Campanulaceae – the belle of the ball

The Bellflower family (Campanulaceae) is widespread across the northern hemisphere. Species are commonly identified by their beautiful bell-shaped flower – often a distinctive shade of blue. Despite their delicate appearance the family is quite hardy and can grow on  dry grassland, heaths, rocky ground and sand dunes.Campanula rotundifolia (Harebell) is a much loved and arguably the most delicate member  of the Campanulaceae family and although not currently known from the campus, has previously been recorded here (Le Grice & Jury 2011).

The harebell leaves are often rounded at the bottom and change shape to a more narrow and elongated leaf as they go up the stem

Campanula rotundifolia (Copyright Emily Sturgess 2012)

The Latin name can cause some confusion amongst beginning botanists beause ‘rotundifolia’ suggests round leaves but the stem leaves of the plant are rather obviously elongated and narrow and  not rotund at all! However the leaves of this species are dimorphic (of two types) and if you look at the base of the plant the basal leaves there are indeed round (Akeroyd 2003). The Harebell is often locally referred to as the Bluebell (e.g. in Scotland), however the Bluebell that makes such a spectacular sight in British oak woods in the spring is a member of the Asparagaceae family.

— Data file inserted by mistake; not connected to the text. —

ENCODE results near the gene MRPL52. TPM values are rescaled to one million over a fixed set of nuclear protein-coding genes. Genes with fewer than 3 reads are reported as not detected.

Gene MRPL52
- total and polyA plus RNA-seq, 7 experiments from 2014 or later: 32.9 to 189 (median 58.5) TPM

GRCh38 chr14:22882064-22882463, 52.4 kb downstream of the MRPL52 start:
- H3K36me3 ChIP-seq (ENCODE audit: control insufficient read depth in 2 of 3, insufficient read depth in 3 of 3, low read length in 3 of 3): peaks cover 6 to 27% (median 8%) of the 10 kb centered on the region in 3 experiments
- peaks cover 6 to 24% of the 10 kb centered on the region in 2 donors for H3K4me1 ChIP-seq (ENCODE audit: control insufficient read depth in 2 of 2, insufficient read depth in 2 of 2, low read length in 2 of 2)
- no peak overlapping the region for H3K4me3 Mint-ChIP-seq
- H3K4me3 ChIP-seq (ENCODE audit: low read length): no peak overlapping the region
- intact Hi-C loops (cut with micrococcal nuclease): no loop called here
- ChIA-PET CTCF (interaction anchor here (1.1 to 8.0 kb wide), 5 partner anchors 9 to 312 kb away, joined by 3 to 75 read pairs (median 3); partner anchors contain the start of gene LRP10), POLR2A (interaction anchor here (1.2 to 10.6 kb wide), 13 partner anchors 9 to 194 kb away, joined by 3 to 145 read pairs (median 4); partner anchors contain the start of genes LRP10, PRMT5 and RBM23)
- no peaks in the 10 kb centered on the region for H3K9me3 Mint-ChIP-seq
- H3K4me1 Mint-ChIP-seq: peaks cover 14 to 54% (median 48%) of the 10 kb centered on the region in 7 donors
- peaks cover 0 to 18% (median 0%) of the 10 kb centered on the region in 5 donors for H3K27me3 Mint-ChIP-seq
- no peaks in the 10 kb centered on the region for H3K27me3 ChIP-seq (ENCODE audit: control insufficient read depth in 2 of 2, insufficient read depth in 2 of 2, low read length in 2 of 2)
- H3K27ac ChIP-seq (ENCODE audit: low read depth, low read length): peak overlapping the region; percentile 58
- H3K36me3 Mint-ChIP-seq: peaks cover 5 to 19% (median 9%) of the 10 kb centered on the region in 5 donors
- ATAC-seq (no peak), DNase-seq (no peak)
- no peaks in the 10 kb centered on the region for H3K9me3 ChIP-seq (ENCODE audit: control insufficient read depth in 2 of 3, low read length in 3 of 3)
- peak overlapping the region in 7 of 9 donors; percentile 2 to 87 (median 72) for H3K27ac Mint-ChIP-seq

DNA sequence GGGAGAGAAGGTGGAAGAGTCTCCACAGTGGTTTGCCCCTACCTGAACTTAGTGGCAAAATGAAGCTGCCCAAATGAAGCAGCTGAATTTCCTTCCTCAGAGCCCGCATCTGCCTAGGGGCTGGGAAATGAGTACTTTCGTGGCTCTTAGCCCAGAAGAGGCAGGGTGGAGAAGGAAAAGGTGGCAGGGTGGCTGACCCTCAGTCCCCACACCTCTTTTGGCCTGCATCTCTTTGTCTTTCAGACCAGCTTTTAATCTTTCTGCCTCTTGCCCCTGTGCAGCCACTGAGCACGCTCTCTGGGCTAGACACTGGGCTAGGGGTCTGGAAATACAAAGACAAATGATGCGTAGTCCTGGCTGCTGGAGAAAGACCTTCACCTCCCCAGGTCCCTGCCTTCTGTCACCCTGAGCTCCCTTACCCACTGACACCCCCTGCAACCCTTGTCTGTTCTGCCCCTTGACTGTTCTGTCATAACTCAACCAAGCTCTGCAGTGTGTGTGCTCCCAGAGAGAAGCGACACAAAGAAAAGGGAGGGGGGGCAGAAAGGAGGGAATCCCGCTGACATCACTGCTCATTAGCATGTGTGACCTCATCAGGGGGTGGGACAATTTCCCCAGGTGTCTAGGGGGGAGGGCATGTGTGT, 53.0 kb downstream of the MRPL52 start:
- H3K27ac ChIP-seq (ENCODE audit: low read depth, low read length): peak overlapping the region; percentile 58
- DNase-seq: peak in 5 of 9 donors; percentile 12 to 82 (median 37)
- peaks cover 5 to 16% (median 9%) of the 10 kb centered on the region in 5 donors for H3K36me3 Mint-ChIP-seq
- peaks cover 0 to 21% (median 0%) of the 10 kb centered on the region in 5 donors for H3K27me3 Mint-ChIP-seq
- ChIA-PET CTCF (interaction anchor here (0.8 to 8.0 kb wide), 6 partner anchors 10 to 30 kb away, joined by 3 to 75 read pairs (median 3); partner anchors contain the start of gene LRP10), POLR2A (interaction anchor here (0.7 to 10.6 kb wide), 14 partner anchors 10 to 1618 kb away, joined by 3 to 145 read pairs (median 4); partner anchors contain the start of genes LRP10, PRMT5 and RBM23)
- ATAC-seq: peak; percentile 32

Campanula trachelium (Nettle-leaved Bellflower) is known to occur in the woodland of the Wilderness (Grice & Jury 2011) and can be found in flower from July to September. The stem of this much larger species differs greatly from the slender Harebell, being rough, hairy and angled (Rose 1981).

Nettle-leaved Bellflower is found on the White Knights Campus



Akeroyd, J. 2003. The Encyclopedia of Wild Flowers. Parragon, Bath.

Le Grice, D. & Jury, S.L. 2011. Flora of Whiteknights Park. Unpublished BSc Dissertation, University of Reading.

Rose, F. 1981. The Wild Flower Key. Penguin Group, London

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